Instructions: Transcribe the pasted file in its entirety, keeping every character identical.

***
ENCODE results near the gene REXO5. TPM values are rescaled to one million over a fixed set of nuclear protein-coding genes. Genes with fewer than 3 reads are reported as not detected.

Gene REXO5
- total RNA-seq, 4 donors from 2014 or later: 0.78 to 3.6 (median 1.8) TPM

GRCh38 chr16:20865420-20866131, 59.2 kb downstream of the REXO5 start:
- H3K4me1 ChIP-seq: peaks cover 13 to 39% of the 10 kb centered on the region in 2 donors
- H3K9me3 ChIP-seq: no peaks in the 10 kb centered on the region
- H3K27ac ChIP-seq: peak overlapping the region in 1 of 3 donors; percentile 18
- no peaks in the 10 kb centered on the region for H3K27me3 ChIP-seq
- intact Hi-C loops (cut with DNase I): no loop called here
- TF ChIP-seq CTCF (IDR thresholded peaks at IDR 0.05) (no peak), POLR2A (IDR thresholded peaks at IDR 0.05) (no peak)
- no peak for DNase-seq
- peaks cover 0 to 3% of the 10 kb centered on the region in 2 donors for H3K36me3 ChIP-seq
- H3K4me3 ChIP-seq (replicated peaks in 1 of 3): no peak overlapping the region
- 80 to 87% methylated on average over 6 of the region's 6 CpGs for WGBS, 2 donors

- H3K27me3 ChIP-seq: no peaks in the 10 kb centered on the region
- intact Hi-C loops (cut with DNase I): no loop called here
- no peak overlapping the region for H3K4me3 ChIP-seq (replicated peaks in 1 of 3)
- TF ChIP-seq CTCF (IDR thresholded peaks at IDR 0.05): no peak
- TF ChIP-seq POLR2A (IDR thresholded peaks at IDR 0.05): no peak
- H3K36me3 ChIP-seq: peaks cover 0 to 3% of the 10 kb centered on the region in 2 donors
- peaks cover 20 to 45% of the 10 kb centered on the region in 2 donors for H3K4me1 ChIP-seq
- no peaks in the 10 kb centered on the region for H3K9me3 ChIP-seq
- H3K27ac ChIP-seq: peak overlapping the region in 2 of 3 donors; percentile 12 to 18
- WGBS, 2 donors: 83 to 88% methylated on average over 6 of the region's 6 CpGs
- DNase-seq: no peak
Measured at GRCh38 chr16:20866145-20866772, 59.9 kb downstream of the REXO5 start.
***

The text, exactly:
ENCODE results near the gene REXO5. TPM values are rescaled to one million over a fixed set of nuclear protein-coding genes. Genes with fewer than 3 reads are reported as not detected.

Gene REXO5
- total RNA-seq, 4 donors from 2014 or later: 0.78 to 3.6 (median 1.8) TPM

GRCh38 chr16:20865420-20866131, 59.2 kb downstream of the REXO5 start:
- H3K4me1 ChIP-seq: peaks cover 13 to 39% of the 10 kb centered on the region in 2 donors
- H3K9me3 ChIP-seq: no peaks in the 10 kb centered on the region
- H3K27ac ChIP-seq: peak overlapping the region in 1 of 3 donors; percentile 18
- no peaks in the 10 kb centered on the region for H3K27me3 ChIP-seq
- intact Hi-C loops (cut with DNase I): no loop called here
- TF ChIP-seq CTCF (IDR thresholded peaks at IDR 0.05) (no peak), POLR2A (IDR thresholded peaks at IDR 0.05) (no peak)
- no peak for DNase-seq
- peaks cover 0 to 3% of the 10 kb centered on the region in 2 donors for H3K36me3 ChIP-seq
- H3K4me3 ChIP-seq (replicated peaks in 1 of 3): no peak overlapping the region
- 80 to 87% methylated on average over 6 of the region's 6 CpGs for WGBS, 2 donors

- H3K27me3 ChIP-seq: no peaks in the 10 kb centered on the region
- intact Hi-C loops (cut with DNase I): no loop called here
- no peak overlapping the region for H3K4me3 ChIP-seq (replicated peaks in 1 of 3)
- TF ChIP-seq CTCF (IDR thresholded peaks at IDR 0.05): no peak
- TF ChIP-seq POLR2A (IDR thresholded peaks at IDR 0.05): no peak
- H3K36me3 ChIP-seq: peaks cover 0 to 3% of the 10 kb centered on the region in 2 donors
- peaks cover 20 to 45% of the 10 kb centered on the region in 2 donors for H3K4me1 ChIP-seq
- no peaks in the 10 kb centered on the region for H3K9me3 ChIP-seq
- H3K27ac ChIP-seq: peak overlapping the region in 2 of 3 donors; percentile 12 to 18
- WGBS, 2 donors: 83 to 88% methylated on average over 6 of the region's 6 CpGs
- DNase-seq: no peak
Measured at GRCh38 chr16:20866145-20866772, 59.9 kb downstream of the REXO5 start.